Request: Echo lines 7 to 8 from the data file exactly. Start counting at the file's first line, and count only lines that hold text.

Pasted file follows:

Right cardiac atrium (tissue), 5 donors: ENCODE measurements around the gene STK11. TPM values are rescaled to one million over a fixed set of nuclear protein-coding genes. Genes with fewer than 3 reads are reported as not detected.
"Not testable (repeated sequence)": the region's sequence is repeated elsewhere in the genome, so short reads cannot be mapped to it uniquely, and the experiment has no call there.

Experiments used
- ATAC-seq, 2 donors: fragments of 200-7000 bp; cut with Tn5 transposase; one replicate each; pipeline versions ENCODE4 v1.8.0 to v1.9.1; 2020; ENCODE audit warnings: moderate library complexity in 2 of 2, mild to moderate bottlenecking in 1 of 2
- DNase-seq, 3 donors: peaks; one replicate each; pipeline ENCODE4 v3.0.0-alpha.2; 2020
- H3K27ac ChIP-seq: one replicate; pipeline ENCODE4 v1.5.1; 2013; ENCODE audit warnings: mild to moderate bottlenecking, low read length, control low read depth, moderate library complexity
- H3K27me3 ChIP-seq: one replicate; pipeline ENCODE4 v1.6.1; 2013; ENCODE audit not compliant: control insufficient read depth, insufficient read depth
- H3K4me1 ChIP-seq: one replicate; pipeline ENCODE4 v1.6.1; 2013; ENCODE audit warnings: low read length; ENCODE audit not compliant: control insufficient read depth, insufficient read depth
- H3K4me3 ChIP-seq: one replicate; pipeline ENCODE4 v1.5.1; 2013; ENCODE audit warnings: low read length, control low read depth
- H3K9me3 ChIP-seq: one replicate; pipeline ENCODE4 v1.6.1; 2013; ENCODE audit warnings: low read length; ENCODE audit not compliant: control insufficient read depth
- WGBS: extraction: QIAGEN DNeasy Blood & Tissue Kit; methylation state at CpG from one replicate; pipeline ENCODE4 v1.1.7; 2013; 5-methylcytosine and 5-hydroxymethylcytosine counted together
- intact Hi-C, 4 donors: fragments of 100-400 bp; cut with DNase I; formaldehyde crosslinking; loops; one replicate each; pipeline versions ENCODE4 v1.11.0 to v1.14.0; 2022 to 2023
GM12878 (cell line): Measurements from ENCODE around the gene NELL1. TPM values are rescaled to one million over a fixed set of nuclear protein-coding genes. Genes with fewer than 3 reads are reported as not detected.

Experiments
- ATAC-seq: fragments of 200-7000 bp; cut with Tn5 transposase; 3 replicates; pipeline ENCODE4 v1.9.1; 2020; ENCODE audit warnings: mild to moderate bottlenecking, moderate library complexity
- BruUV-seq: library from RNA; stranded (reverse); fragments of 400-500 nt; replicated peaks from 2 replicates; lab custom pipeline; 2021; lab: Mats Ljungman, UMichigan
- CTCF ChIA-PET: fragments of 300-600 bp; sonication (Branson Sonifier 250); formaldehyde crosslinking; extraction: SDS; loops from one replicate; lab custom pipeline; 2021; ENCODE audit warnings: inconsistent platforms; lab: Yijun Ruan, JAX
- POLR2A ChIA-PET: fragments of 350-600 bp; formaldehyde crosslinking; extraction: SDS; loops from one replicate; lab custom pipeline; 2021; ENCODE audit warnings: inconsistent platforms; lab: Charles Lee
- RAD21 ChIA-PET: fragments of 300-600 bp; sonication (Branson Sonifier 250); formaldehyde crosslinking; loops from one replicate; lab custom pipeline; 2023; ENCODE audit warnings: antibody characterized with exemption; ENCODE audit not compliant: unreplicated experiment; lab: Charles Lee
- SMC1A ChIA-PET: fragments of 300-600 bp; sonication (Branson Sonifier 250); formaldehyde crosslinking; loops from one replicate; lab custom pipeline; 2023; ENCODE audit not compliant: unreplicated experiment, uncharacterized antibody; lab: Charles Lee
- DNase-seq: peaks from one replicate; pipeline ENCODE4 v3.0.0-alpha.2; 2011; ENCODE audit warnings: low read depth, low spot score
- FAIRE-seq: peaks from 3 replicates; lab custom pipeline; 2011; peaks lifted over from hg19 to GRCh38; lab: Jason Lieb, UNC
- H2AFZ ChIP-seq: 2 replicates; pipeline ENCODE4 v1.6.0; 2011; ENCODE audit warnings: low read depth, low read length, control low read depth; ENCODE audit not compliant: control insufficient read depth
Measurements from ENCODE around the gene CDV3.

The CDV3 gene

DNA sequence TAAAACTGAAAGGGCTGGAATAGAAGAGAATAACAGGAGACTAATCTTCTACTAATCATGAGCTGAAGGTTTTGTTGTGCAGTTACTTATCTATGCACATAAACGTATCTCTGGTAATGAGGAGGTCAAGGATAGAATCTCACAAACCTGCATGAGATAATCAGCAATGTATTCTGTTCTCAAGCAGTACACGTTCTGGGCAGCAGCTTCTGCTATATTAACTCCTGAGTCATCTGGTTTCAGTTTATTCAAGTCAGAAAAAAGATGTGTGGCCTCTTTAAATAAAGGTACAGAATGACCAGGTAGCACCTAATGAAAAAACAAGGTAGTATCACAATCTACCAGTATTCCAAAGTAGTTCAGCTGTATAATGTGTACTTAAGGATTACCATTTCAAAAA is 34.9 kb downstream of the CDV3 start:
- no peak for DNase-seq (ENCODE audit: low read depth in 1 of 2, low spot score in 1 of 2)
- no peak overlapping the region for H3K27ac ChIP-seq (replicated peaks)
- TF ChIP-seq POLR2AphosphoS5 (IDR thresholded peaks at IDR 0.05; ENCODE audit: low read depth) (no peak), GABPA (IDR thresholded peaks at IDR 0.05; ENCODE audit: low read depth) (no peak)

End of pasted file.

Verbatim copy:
- H3K27me3 ChIP-seq: one replicate; pipeline ENCODE4 v1.6.1; 2013; ENCODE audit not compliant: control insufficient read depth, insufficient read depth
- H3K4me1 ChIP-seq: one replicate; pipeline ENCODE4 v1.6.1; 2013; ENCODE audit warnings: low read length; ENCODE audit not compliant: control insufficient read depth, insufficient read depth